Why Are Northern Countries More Successful Than Southern Ones?

Philip Dhingra
Philosophistry
Published in
6 min readApr 25, 2021

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What’s a Roman centurion doing all the way up north in England?

Why are countries in colder climates more successful than warmer ones? The French philosopher Montesquieu answered this question back in 1725:

cold air constricts the extremities of the external fibres of the body; this increases their elasticity, and favours the return of the blood from the extreme parts to the heart. … People are therefore more vigorous in cold climates.

This sentiment echoed my thoughts in the 1990s when I was an amateur historian and overall ignorant teenager who dished breezy opinions on all subjects. I believed that nations in colder climates were more successful because colder weather made people tougher.

But shouldn’t the opposite be true? If adversity makes us stronger, why aren’t there successful people living in Antarctica? Why isn’t Canada completely dominating the United States? Or, why don’t we seek harsher conditions for ourselves? Shouldn’t I starve myself to gain more grit? After all, what does not kill me should only make me stronger.

Jared Diamond, the author of Guns, Germs, and Steel, is probably the most successful thinker on the Big Connections between geography and destiny. He believes that the answer to the riddle is simpler. Northern countries seem more successful because the colonizers who reaped the benefits of the Industrial Revolution exported them to colonies with similar climates. South Africa, for example, is the most prosperous country in Africa, but it is also the most British. However, until a few centuries ago, the wealthiest belt of nations stretched from southern Europe through the Middle East, and on into northern India and southern China. In other words, there is no geographic pattern, just timing.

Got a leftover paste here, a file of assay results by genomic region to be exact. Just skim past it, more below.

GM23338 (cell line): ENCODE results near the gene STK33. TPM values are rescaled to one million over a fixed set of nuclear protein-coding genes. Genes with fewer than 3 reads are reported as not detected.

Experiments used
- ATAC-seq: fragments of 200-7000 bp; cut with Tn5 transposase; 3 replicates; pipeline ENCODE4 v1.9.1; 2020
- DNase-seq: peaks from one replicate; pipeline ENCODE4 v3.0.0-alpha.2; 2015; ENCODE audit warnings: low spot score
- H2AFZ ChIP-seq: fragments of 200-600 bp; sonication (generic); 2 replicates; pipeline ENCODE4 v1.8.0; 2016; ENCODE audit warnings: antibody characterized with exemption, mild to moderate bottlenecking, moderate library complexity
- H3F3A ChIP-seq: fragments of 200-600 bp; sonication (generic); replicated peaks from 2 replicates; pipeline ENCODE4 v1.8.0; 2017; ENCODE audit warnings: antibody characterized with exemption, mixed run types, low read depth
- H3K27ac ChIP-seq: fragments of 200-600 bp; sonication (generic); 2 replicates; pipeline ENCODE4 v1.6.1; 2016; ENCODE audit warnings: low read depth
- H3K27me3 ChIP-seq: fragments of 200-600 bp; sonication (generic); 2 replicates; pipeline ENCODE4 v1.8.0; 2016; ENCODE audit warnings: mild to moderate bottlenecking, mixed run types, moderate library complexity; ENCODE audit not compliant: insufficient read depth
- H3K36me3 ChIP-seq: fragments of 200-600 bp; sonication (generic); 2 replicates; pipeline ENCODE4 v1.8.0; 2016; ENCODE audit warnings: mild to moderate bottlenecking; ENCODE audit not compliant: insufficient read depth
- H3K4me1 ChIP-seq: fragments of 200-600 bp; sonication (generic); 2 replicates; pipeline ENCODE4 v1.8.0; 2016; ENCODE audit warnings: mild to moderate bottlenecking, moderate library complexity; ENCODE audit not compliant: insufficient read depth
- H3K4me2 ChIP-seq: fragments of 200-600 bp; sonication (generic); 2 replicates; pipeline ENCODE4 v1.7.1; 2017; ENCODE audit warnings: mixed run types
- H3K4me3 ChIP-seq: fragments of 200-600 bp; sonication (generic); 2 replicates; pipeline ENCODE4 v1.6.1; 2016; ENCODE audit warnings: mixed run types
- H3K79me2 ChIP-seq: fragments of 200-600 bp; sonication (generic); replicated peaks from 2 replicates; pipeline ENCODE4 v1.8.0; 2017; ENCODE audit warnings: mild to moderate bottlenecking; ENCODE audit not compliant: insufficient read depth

But again, the question remains: Why the North? Why didn’t the “wealthier belt” of warmer climates take advantage of the Industrial Revolution first? We can’t escape the notion that adversity has some contribution to success, but what is it? The Goths were supposedly successful in invading Rome because of all their practice fighting other Germanic tribes. Shouldn’t we be fighting all the time? What is the point of peace if it just makes us weaker?

Sam Tanzer, writing on Quora, turns the riddle around, saying that it depends on how you define…

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Philip Dhingra
Philosophistry

Author of Dear Hannah, a cautionary tale about self-improvement. Learn more: philipkd.com